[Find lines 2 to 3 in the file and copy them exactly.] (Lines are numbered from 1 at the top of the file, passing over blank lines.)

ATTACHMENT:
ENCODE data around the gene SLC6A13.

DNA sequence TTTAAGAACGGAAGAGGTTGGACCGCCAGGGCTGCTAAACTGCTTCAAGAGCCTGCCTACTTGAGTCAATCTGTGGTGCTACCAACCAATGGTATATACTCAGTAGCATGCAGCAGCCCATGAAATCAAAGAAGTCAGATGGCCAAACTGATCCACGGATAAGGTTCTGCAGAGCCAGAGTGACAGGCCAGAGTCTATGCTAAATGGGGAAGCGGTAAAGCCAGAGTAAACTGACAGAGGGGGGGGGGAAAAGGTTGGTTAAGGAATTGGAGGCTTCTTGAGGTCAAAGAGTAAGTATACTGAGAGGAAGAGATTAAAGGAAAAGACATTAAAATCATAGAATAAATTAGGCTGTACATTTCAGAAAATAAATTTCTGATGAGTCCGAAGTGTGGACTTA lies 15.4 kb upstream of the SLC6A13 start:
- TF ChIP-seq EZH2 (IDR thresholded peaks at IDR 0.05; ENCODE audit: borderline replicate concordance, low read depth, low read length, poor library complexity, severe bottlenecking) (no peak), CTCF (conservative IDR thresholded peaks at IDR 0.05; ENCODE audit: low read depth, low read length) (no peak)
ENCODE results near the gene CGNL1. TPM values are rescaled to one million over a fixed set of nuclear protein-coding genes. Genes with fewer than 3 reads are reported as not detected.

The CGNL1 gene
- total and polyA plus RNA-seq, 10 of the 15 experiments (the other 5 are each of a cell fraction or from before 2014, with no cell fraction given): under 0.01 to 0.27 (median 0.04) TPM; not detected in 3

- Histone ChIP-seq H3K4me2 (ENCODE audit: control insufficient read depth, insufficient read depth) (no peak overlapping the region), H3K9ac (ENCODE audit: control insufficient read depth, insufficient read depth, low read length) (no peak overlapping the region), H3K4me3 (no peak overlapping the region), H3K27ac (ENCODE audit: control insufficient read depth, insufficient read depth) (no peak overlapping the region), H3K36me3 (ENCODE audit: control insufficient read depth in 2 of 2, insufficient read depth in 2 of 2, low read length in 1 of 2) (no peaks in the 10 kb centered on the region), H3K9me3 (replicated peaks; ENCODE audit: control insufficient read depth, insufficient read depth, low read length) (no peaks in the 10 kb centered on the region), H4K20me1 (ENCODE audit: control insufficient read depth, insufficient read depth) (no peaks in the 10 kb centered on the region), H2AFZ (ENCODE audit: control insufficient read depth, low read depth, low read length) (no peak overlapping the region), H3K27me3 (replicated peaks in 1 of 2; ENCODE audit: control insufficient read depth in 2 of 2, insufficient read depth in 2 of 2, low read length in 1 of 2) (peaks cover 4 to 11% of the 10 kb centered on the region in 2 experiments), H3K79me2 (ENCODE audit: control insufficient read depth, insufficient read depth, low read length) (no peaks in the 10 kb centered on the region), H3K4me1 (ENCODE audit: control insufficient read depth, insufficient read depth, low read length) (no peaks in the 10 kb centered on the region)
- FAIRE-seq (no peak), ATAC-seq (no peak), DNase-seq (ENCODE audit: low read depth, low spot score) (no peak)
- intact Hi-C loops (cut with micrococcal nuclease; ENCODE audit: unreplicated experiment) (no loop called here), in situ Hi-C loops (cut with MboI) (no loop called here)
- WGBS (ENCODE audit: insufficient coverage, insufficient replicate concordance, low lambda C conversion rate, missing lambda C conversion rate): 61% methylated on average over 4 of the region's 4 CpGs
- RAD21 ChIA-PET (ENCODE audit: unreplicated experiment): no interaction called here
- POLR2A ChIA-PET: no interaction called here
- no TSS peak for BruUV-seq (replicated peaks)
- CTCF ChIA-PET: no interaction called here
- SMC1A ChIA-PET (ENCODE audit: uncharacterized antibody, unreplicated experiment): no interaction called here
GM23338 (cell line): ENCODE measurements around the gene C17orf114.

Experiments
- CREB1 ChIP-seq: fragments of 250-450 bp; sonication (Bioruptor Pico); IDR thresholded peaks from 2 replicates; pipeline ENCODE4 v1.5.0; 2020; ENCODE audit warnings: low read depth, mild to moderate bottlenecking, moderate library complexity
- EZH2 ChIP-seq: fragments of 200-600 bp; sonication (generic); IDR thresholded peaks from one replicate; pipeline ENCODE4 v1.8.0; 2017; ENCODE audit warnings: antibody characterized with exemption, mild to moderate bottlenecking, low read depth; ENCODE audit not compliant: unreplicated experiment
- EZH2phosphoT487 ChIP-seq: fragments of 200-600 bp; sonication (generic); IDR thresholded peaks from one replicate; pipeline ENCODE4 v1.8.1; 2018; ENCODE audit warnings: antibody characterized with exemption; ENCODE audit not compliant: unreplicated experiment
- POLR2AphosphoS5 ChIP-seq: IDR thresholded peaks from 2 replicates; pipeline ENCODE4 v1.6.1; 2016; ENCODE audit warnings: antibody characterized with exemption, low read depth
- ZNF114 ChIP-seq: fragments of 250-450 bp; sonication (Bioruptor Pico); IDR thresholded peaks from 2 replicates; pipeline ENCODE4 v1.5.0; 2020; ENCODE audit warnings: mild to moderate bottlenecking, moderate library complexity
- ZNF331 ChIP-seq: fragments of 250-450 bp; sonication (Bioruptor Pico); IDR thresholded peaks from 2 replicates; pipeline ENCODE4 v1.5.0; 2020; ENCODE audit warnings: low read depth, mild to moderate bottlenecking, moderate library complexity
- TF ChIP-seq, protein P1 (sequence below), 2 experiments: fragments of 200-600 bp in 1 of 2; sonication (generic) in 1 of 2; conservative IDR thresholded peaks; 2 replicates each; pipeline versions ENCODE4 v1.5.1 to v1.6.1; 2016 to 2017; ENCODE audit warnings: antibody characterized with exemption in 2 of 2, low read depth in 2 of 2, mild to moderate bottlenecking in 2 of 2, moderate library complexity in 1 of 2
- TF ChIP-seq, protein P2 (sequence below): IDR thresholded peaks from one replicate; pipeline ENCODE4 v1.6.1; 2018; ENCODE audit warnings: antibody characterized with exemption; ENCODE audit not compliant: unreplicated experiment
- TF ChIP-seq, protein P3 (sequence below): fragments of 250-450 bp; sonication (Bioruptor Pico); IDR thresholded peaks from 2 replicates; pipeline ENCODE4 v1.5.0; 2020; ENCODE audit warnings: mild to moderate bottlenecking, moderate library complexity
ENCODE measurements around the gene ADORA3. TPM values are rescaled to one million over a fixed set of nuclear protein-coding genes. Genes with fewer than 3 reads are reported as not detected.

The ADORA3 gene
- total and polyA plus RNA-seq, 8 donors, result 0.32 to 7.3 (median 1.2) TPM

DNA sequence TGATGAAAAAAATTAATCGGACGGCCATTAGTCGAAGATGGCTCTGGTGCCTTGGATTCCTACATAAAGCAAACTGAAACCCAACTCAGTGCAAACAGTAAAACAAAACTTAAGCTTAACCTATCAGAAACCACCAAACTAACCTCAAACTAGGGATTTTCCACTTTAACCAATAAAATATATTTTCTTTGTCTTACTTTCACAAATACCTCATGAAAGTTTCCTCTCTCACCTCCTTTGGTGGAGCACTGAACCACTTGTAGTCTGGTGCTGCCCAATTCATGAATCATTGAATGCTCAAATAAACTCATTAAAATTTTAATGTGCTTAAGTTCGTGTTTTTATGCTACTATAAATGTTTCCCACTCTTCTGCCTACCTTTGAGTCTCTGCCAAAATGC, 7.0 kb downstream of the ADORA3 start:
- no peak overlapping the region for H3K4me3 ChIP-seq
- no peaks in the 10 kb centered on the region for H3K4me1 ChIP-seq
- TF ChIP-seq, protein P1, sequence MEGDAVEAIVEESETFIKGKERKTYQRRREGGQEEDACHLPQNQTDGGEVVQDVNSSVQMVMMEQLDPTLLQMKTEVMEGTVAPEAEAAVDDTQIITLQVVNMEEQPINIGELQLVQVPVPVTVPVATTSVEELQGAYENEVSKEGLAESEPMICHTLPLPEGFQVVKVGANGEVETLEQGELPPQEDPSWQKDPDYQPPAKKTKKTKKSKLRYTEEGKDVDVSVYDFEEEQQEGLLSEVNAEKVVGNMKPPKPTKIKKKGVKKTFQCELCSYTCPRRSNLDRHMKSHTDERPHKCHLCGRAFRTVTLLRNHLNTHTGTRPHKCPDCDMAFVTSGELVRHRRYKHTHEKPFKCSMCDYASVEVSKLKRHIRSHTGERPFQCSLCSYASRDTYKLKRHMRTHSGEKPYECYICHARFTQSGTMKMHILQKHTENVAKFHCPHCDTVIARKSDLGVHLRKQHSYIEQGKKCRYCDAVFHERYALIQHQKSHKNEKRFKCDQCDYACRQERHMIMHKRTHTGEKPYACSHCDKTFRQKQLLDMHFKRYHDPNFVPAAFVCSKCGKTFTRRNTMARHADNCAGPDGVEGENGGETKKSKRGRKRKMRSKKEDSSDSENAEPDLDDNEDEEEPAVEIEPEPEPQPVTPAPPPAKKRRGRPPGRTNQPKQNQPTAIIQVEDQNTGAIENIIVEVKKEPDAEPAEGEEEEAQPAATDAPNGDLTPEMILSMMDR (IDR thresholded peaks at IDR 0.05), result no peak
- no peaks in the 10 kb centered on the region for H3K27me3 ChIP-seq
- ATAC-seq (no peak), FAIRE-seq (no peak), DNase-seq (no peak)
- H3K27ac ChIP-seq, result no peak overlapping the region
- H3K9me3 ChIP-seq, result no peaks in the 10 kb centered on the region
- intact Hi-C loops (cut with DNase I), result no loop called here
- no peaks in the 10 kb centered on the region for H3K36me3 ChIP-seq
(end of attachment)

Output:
DNA sequence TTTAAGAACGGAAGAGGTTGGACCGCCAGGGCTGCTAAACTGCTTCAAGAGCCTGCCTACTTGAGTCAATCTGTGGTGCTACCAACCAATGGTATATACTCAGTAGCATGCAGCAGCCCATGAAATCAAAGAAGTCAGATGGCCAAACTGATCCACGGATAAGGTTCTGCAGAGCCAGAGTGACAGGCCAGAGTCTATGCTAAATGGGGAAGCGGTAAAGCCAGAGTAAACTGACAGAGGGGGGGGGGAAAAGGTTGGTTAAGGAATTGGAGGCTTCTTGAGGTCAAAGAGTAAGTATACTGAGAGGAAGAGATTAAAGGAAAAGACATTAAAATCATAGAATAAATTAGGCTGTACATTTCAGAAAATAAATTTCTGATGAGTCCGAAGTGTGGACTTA lies 15.4 kb upstream of the SLC6A13 start:
- TF ChIP-seq EZH2 (IDR thresholded peaks at IDR 0.05; ENCODE audit: borderline replicate concordance, low read depth, low read length, poor library complexity, severe bottlenecking) (no peak), CTCF (conservative IDR thresholded peaks at IDR 0.05; ENCODE audit: low read depth, low read length) (no peak)